The national Musée de la Bande Dessinée (CNBD) is a relatively new museum in Angoulême dedicated to honoring comics from many countries, although it focuses primarily on French, American, English and Japanese works, in that order. The permanent display of original and hard-to-find older specimens is interestingly laid out by country and chronologically. They also present temporary exhibitions such as "La bande dessinée animalière," showing samples of cartoon animals in 19th and 20th century comics. Across the way from the CNBD is the exposition hall with a movie theater, art gallery, and classes in art techniques and history. Entry to the museum is 6 euros, free to kids under 18 years old. Plan on spending at least an hour, although the museum also has reading tables stocked with hundreds of comics, so you may end up finding a couch and getting comfortable. Photography is forbidden, and the low lighting makes it sometimes difficult to clearly see all the details of the work, so you might be tempted to purchase the museum's catalog at 60 euros, available in the gift shop. In fact, I spent nearly as much time browsing the shop as in the museum itself.

Aside from the museum, Angoulême does its best to represent comics throughout the town. I spotted comic book references everywhere: Wonder Woman and Spider-man promoting scooter-delivered pizza, a Chinese restaurant blatantly exploiting Tintin's "The Blue Lotus", and a painting of Winsor McKay and Little Nemo under a bronze plaque of la Republique Francaise. In the courtyard of the comic museum was a statue of the Italian comic book sailor, Corto Maltese, while near the center of town was a building called Espace Franquin. Apparently a public media center, it's named after the creator of the French comics Gaston and Marsupilami.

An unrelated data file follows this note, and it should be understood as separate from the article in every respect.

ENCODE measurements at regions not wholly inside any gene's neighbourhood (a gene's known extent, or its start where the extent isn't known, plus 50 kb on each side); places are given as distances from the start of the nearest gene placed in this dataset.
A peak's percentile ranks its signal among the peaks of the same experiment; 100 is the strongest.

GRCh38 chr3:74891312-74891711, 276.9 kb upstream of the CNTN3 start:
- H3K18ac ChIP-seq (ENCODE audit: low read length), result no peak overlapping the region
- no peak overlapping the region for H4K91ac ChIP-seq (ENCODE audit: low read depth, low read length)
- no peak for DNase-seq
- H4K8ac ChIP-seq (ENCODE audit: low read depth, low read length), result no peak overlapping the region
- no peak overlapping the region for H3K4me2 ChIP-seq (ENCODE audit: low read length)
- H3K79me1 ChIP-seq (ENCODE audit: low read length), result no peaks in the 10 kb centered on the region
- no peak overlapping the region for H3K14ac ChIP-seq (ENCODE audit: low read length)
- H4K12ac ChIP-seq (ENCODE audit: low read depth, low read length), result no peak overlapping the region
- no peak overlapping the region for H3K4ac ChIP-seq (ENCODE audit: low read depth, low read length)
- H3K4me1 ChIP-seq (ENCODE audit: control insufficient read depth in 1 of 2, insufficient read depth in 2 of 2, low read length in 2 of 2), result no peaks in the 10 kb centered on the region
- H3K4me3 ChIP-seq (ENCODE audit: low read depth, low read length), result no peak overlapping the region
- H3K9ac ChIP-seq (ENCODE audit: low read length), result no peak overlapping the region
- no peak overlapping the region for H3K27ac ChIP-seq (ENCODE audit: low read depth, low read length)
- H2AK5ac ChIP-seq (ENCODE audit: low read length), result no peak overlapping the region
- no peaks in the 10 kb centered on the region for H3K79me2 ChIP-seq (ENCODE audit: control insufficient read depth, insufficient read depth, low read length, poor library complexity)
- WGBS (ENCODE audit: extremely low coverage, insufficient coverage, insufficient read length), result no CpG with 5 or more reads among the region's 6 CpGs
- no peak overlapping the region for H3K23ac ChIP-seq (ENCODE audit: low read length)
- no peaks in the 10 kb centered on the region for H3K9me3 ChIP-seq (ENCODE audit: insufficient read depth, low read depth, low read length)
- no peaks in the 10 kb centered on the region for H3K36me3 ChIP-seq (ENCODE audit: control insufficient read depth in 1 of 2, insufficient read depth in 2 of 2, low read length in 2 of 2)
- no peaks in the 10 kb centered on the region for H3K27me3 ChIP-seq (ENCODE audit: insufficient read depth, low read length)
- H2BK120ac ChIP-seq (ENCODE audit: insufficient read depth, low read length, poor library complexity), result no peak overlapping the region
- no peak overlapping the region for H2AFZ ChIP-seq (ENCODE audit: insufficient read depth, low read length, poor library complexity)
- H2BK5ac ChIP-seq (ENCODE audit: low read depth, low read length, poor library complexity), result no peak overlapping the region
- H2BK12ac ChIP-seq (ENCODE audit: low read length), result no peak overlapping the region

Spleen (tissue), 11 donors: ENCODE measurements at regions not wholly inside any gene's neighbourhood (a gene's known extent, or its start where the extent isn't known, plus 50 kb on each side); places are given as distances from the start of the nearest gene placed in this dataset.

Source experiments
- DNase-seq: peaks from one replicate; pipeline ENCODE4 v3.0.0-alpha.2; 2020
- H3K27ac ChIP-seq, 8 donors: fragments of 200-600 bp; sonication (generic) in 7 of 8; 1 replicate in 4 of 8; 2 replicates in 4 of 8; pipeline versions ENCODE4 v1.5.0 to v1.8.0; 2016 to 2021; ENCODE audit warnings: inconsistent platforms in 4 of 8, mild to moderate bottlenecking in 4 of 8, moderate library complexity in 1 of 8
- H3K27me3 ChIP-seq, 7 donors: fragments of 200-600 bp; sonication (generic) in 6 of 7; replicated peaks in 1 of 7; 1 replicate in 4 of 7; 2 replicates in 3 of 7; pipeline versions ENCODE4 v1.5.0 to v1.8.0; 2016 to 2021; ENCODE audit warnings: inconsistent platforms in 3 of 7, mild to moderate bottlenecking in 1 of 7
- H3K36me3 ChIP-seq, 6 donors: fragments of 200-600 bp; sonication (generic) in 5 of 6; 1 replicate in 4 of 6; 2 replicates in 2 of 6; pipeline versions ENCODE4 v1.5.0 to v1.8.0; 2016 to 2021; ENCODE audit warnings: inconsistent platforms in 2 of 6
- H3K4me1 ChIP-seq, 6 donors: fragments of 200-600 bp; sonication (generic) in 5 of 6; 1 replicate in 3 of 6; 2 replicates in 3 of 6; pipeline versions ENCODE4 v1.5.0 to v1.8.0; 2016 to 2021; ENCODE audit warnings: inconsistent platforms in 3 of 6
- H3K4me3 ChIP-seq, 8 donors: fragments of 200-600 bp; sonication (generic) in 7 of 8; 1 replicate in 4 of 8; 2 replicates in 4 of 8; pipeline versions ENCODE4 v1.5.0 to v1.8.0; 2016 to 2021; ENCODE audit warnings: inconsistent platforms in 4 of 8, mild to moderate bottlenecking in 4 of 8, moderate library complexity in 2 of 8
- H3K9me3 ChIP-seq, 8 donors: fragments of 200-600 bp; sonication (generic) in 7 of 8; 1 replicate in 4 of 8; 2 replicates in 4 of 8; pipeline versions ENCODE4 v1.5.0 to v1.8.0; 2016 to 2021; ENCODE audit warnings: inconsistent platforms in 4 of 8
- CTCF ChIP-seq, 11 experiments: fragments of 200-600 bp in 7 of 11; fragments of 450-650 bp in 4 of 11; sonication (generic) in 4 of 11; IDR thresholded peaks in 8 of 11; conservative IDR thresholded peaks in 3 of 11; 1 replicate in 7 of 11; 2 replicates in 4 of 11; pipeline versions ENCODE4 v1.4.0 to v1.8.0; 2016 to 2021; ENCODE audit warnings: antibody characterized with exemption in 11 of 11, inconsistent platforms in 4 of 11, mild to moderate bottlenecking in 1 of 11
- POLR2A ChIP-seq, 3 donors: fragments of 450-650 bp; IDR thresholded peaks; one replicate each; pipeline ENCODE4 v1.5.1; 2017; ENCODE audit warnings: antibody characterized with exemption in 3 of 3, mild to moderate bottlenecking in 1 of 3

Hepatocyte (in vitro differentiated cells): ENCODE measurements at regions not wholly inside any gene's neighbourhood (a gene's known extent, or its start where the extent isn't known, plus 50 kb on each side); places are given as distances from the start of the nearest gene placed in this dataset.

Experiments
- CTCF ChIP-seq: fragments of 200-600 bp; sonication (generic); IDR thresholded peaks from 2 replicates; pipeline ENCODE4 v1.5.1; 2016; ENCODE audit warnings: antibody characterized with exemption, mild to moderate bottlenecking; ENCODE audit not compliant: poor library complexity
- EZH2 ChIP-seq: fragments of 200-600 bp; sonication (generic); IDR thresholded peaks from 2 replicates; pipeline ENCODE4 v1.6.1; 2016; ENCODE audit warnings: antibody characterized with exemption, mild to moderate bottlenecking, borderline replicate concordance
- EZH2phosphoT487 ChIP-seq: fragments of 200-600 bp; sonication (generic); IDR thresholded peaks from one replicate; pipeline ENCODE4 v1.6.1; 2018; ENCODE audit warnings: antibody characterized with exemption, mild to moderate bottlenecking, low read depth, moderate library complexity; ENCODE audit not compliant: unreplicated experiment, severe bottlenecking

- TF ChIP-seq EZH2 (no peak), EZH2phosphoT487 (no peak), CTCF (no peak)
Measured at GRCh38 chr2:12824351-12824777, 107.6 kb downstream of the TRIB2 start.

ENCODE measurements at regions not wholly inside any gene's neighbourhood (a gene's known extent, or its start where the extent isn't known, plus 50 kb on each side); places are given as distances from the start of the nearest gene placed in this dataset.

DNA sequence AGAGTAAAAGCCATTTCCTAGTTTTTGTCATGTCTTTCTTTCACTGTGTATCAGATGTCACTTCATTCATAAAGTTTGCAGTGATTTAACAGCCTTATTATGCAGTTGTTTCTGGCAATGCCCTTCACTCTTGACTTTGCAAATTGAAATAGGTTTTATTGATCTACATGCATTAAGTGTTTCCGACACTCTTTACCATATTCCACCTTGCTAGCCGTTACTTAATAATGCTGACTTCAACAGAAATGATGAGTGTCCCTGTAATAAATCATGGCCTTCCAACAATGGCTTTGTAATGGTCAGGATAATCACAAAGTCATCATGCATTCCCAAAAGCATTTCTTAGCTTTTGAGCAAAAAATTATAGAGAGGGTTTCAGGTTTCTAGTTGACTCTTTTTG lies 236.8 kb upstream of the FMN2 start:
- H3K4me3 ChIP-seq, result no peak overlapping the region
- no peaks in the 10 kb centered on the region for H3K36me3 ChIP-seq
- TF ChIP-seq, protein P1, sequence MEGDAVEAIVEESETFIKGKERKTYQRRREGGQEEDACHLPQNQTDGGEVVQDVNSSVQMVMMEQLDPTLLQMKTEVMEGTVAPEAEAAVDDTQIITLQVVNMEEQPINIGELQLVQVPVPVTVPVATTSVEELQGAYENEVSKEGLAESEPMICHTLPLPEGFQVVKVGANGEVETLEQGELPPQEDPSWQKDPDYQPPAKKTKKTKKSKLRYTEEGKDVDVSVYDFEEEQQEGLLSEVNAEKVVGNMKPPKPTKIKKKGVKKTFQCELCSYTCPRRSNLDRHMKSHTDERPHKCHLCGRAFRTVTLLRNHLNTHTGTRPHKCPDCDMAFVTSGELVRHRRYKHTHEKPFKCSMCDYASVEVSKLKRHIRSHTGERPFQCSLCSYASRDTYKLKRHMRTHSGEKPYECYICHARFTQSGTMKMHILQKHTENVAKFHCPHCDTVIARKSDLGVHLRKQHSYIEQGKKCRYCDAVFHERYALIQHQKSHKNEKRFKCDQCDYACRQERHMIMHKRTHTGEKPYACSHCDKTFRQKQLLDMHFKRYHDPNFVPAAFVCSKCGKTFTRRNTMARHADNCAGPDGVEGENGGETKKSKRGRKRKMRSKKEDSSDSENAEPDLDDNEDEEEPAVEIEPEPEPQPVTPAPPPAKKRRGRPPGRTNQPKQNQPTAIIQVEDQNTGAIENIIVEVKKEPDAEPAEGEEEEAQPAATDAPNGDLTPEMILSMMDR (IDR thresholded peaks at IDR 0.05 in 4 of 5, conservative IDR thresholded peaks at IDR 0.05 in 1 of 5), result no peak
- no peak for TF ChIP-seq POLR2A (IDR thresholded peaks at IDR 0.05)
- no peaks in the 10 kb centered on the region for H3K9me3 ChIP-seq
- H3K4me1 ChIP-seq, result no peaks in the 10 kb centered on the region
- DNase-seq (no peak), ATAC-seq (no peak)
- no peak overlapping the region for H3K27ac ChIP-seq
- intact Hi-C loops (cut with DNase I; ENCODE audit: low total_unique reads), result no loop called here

Someday maybe I'll go to Angoulême in January and be one of the 200,000 visitors to swarm the city during the four-day festival. But, on a hot day in July, my mind turned to a refreshing Perrier et menthe (Perrier with mint syrup) so I headed back to a bar I'd seen on the pedestrian street. Sipping my bright green drink some colors caught my eye inside the bar, and I went to investigate. Even the bar displayed comics, in this case paintings done by a local satirizing the greed of Scrooge McDuck. Yes, this is a town that takes comic seriously.

The Centre National de la Bande Dessinée et de l'Image can be found at 121 rue de Bordeaux, 16023 Angoulême.  Here's an article from 2009, just before the museum opened.

The Angoulême International Comics Festival has been held in January every year since 1974. Here is a blog entry about the 2009 festival.



Zatanna Spell Casting Widget

Zatanna casts her spells by saying them backward.
Use this handy widget to write your own spells and cast them just like Zatanna!

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Duckworld Located

GraphJam has posted the "Geek Solar System" and it's nice to see Duckworld on there. It makes sense that Donald Duck's Disney universe is in an orbit close to Melmac, Ork and Fhloston Paradise. I wonder if Howard the Duck and Donald Duck are warring clans from opposite sides of the Duckworld?

This sort of graphic gets me in the same was as mapping out comic book buildings and worlds.
Click here to give justice to the image in its entirety.